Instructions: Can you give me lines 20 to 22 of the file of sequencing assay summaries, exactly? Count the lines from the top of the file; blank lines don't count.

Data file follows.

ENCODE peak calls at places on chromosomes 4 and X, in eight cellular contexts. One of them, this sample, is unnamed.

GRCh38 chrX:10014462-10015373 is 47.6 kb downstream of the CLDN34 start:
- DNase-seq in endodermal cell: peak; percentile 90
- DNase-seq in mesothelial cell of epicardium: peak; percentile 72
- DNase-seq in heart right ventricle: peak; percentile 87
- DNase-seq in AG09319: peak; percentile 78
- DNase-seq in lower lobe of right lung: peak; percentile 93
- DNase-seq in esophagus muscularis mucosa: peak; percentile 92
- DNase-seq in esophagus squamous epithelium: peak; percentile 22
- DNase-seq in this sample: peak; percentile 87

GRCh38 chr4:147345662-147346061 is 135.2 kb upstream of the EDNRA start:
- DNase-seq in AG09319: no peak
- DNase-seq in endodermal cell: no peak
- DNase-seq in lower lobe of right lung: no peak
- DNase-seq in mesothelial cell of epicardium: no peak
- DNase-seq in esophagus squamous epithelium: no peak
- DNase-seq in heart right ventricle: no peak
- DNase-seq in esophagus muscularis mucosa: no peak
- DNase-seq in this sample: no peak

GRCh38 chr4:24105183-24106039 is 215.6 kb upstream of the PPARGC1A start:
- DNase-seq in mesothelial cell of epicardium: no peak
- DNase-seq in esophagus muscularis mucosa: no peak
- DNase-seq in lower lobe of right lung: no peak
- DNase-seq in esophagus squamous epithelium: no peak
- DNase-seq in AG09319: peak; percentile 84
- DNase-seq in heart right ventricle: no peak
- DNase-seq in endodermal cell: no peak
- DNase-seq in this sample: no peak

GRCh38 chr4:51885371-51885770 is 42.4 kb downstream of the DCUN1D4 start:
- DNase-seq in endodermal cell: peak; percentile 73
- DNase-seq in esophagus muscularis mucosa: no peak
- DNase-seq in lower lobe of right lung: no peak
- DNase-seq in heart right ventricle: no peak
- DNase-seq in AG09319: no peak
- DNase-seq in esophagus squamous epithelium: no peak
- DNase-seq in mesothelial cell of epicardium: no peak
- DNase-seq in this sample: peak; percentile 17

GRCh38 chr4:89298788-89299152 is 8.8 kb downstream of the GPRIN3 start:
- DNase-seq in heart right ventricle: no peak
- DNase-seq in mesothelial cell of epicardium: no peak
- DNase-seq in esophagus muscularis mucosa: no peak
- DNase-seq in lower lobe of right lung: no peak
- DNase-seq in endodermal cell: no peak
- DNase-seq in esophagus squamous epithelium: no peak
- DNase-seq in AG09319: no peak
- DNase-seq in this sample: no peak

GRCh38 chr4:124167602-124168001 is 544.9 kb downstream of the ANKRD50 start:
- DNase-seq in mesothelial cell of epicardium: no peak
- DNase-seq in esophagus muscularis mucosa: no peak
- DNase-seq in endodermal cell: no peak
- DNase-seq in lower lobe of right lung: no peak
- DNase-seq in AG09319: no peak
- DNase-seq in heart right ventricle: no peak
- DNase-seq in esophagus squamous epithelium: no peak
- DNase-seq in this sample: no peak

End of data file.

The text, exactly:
GRCh38 chr4:24105183-24106039 is 215.6 kb upstream of the PPARGC1A start:
- DNase-seq in mesothelial cell of epicardium: no peak
- DNase-seq in esophagus muscularis mucosa: no peak